• 1442 (Kakitsu 3, 21 day of the 7th month): Shōgun Yoshikatsu died at the age of 10. He enjoyed riding horses; but he was gravely injured in a fall from a horse, and died as a result. He was shōgun for only three years. His 8-year-old brother, Yoshinari, was then named shogun.[10]
  • 1443 (Kakitsu 3, 23rd day of the 9th month).: An armed group of rebels penetrated the palace defenses. A fire was started and one of the men sought to kill Go-Hanazono, but the emperor escaped. However, the intruders managed to steal the Three Sacred Treasures: the mirror, the sword and the jewel. Later, a guard found the mirror and a priest found the sword, but the location of the jewel was not known until the 8th month of the starting year of the Bun'an-era (1444).[11]
  • 1451 (Hōtoku 3, 7th month ): A delegation from the Ryukyu Islands arrives for the first time in Heian-kyō (Kyoto).[12]
  • 1451 (Hōtoku 3, 8th month ): Shōgun Yoshinari sent a letter to the Emperor of China,[12] at that time, the Jingtai Emperor.
  • 1453 (Kyōtoku 2, 6th month): The name of Shōgun Minamoto-no Yoshinari was changed to Ashikaga Yoshimasa.[12]
  • 1458 (Chōroku 2, 8th month): The Sacred Jewel is retrieved from the former Southern Court. It is returned to Miyako to join the other Sacred Treasures.[13]
  • 1464 (Kanshō 5, 7th month): Go-Hanazono resigned his throne in favor of his son, who would be known as Emperor Go-Tsuchimikado.[14]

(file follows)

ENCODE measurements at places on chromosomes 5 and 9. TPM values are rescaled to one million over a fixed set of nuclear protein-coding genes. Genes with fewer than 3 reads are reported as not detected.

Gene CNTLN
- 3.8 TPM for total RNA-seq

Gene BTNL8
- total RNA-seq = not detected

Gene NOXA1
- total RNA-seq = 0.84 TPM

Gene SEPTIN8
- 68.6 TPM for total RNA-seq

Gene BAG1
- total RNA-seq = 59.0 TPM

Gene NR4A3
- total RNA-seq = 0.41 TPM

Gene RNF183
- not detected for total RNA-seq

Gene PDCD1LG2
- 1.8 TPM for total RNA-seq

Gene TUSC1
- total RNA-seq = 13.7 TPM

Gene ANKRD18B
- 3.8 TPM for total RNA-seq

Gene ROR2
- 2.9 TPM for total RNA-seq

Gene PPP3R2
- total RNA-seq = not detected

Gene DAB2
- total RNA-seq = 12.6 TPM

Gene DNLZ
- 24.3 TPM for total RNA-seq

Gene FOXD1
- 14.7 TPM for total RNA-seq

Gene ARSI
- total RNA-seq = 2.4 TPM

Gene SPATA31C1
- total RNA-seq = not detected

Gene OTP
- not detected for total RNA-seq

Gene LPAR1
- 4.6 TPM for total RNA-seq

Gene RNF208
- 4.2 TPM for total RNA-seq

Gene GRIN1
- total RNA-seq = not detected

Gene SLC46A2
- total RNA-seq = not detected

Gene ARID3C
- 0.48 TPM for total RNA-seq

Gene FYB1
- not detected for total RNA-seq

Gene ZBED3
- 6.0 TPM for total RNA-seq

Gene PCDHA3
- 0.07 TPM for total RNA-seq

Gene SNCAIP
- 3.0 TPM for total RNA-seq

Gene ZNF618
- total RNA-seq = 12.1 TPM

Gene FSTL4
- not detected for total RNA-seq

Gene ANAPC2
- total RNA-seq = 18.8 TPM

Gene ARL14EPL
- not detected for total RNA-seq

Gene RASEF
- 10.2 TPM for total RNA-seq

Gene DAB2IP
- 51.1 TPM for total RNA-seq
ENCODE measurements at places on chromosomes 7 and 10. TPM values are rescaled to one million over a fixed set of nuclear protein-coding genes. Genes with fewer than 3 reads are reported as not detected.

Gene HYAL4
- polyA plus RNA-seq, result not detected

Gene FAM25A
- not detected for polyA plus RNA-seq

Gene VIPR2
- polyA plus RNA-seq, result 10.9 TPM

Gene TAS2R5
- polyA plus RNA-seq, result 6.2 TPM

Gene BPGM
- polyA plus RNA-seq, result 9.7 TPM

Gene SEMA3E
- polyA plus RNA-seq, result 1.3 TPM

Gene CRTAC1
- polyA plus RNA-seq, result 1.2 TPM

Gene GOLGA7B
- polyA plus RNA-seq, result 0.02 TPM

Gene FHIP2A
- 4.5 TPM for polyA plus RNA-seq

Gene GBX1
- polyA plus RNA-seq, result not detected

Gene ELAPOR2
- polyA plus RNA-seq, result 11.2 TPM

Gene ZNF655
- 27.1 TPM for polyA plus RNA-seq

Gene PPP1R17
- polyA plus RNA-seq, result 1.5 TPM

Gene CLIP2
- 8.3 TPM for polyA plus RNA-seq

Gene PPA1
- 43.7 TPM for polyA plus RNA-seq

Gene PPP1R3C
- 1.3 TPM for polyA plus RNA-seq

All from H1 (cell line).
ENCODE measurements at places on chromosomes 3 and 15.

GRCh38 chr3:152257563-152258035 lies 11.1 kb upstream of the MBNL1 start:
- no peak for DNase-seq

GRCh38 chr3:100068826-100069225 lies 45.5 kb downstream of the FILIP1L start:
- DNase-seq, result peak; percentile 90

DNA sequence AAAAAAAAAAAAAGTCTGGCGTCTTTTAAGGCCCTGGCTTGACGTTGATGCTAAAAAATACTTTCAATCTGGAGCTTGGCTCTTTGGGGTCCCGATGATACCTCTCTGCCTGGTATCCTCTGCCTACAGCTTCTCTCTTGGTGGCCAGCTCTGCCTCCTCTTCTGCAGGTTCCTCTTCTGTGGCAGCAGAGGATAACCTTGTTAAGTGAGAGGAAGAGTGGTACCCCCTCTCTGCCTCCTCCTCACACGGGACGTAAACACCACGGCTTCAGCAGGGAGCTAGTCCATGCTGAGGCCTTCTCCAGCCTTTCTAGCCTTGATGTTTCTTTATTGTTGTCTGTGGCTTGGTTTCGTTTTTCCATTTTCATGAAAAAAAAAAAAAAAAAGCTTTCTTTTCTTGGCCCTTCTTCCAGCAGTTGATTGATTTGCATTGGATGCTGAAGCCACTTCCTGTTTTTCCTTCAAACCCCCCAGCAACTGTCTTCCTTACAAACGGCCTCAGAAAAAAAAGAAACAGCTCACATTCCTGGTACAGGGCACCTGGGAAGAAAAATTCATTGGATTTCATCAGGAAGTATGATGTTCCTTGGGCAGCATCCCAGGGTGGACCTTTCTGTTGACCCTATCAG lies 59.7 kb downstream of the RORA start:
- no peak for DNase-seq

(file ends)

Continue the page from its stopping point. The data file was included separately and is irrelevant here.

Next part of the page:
Until former-Emperor Go-Komatsu died in 1433, Emperor Go-Hanazono held the title of formal head of the Daïri, the real power in the court was wielded by his uncle, who continued a practice known as cloistered rule. After this, Go-Hanazono enjoyed 30 years of direct imperial rule, until his abdication on August 21, 1464, when the conventional pattern of indirect government by cloistered emperors was again resumed.

  • January 18, 1471 (Bunmei 3, 12th month): Former Emperor Go-Hanazono died at age 52.[15]


Kugyō (公卿) is a collective term for the very few most powerful men attached to the court of the Emperor of Japan in pre-Meiji eras. Even during those years in which the court's actual influence outside the palace walls was minimal, the hierarchic organization persisted.

In general, this elite group included only three to four men at a time. These were hereditary courtiers whose experience and background would have brought them to the pinnacle of a life's career. During Go-Hanazono's reign, this apex of the Daijō-kan included:

Eras of Go-Hanazono's reign[edit]

The years of Go-Hanozono's reign are more specifically identified by more than one era name or nengō. Go-Hanazono's reign is almost unique because of its eight successive eras; and only the turbulent years of Emperor Go-Daigo's reign included as many eras.[3]




Japanese Imperial kamon — a stylized chrysanthemum blossom
  1. ^ Imperial Household Agency (Kunaichō): 後花園天皇 (102); retrieved 2013-8-28.
  2. ^ Titsingh, Isaac. (1834). Annales des empereurs du japon, pp. 331–351.
  3. ^ a b Titsingh, p. 331.
  4. ^ Titsingh, p. 330.
  5. ^ Titsingh, p. 332.
  6. ^ Titsingh, p. 333.
  7. ^ Titsingh, p. 335
  8. ^ Titsingh, p. 339.
  9. ^ Titsingh, p. 341.
  10. ^ Titsingh, P. 342.
  11. ^ Titsingh, pp. 344–345.
  12. ^ a b c Titsingh, p. 346., p. 346, at Google Books; Satow, Ernest. (1882) "Notes on Loochoo" in Transactions of the Asiatic Society of Japan, Vols. 1–2, p. 1., p. 1, at Google Books, citing Arai Hakuseki
  13. ^ Titsingh, p. 349.
  14. ^ Titsingh, p. 351.
  15. ^ Titsingh, P. 356.
  16. ^ "Genealogy". Reichsarchiv (in Japanese). Retrieved 25 January 2018.


See also[edit]

Regnal titles
Preceded by
Emperor Shōkō
Emperor of Japan:

Succeeded by
Emperor Go-Tsuchimikado